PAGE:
Using the Corolla’s compact, rear-wheel-drive platform as its Trojan Horse, Toyota took aim at some additional segments in the 1970s and ’80s, producing vehicles that capitalized on the brand’s growing reputation for durability and engineering, but adding in emotional elements of fun and adventure.
Toyota introduced the SR5 variant of the Corolla, a sporty-looking two-door that took its physical and nomenclatural inspiration from the brand’s larger Celica sport coupe, with alloy wheels, racing stripes and upgraded suspension bits. This performance trajectory reached its pinnacle with the 1984 Corolla GT-S, known as the AE86. The last model before Corolla’s switch to a front-wheel-drive platform, the AE86 has achieved cult status for its wedgy good looks and driftable tossability.
“I am personally a huge fan of Corollas because of the AE86,” says Ben Hsu, publisher, writer and web director of vintage Asian car site Japanese Nostalgic Car. “It’s almost like an inside joke, where enthusiasts joke about it being just a Corolla, but they love it as much as someone would love a Mustang or a Ferrari.”
Other fun, high-revving models followed, even after the move away from a traditional RWD layout. “In the late ’80s, there was the FX16 hatchback that has a cult following and the front-drive GT-S coupe, which had a twin-cam engine with fuel injection; there’s a cult following for them,” Hsu says. “We were doing a photo shoot with some of these cult classics, and some younger people came up to (us) and were like, ‘This is a Corolla?’ They didn’t know a Corolla could be cool.”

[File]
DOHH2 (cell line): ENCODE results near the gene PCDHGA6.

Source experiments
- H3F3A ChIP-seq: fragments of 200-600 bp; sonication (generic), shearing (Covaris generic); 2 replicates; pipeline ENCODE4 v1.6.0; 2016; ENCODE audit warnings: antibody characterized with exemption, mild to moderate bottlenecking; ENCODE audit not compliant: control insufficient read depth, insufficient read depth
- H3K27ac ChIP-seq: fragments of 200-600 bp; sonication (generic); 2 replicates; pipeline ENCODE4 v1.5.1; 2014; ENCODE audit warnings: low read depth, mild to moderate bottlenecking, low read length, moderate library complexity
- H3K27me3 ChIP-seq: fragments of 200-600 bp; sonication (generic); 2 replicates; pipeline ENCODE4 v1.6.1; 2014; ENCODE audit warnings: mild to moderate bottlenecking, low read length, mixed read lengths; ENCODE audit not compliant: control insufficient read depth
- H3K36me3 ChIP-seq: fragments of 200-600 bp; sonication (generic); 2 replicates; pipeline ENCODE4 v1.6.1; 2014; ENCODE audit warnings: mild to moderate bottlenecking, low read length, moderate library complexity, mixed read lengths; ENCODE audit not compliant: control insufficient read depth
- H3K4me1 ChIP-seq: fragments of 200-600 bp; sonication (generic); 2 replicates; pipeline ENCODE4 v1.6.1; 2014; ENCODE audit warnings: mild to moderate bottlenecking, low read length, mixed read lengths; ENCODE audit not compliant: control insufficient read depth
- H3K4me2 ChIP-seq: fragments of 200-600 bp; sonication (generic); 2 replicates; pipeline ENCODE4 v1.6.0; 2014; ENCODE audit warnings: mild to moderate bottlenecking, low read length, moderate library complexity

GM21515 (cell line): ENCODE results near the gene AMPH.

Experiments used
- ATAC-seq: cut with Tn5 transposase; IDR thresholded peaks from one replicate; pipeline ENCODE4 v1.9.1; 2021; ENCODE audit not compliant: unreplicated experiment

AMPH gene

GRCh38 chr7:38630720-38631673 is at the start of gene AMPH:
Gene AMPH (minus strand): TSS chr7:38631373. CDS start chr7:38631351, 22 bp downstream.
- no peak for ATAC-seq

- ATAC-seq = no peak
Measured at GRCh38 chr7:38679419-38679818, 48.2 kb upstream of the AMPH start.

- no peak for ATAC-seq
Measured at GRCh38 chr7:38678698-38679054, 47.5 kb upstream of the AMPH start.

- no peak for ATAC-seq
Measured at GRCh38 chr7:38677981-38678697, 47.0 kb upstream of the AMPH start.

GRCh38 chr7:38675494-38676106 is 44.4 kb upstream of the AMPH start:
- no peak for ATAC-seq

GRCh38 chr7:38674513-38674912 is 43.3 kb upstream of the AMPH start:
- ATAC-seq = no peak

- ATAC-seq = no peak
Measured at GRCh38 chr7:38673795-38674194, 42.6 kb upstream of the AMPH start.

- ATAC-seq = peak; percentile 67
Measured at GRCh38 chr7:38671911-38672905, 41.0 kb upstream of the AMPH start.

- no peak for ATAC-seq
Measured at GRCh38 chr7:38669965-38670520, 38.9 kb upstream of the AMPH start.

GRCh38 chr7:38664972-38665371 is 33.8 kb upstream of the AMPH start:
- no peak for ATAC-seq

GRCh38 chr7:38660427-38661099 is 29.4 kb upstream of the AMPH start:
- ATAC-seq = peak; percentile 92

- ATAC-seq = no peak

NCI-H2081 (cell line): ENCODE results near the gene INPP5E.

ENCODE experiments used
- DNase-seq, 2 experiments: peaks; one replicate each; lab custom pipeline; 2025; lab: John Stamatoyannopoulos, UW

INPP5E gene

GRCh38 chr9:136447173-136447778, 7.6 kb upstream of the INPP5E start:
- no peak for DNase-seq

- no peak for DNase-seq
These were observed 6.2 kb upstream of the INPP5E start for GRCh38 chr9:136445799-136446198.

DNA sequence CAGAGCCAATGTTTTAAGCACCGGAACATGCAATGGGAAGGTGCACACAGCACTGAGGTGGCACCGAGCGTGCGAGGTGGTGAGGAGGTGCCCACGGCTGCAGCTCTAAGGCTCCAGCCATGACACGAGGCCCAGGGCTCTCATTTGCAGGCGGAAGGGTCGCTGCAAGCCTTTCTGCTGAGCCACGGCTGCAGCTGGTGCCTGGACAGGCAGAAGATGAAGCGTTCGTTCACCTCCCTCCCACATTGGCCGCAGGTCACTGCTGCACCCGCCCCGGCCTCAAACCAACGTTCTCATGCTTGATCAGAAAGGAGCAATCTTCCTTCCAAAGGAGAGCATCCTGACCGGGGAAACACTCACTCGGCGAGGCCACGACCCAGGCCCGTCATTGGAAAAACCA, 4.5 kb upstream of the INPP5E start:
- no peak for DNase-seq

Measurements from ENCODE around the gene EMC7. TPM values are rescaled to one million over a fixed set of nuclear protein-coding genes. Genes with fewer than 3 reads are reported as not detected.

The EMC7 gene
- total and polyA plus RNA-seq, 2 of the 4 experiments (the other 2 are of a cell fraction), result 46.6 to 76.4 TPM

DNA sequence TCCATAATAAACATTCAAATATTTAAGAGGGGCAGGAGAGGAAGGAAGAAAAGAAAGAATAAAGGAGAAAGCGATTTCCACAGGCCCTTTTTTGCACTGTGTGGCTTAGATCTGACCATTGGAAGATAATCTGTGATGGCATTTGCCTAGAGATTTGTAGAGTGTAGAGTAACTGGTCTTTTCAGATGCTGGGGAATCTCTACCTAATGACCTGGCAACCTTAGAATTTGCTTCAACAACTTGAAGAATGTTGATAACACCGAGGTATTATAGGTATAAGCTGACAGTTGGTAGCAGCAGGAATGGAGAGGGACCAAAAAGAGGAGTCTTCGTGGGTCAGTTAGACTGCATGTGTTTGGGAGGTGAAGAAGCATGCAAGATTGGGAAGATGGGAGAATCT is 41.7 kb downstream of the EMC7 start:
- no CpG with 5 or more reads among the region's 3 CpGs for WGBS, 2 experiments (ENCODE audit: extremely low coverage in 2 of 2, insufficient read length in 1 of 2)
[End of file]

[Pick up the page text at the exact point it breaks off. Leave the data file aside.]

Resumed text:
The enthusiasm extended to the outdoor adventure market, as well, with the Corolla All-Trac Wagon of 1988. A high-roofed five-door, the vehicle almost functions as a precursor to the popular compact crossovers of today, a segment Toyota helped to invent with the RAV4, underpinned by many Corolla components.
But the Corolla’s overall popularity tended to ebb and flow not with the number or quality of hip enthusiast models available, but—as with most smaller, fuel-efficient cars in America—with the price of gasoline. The annual sales figures for the nameplate generally mirror the retail price of a gallon of gas; when prices go up, so do sales.
Toyota is a very rational company and, by the 1990s, seemed to have taken seriously the message embedded in these sales figures. If the Corolla’s sales were to be tied to it being a basic, reliable, value-based economy car, then this was the path the brand should pursue for it, without wavering. Other products in the larger lineup could be fun, active, luxurious or technologically sophisticated. Born as basic transportation, the Corolla returned to its roots.
“It used to be an economy car, but it could also be a fun enthusiast car,” Hsu says. “Now it’s become generic. Like when you go to Wal-mart and buy generic Aspirin.”
What's still to come?
The strategy seems to be working, as far as pure sales are concerned. The Corolla has had some of its highest annual sales in the past three or four years, surging well past the 300,000-unit mark. In
an era of fluctuating fuel prices and geopolitical uncertainty, this makes sense. The Corolla is safe, secure, tenable.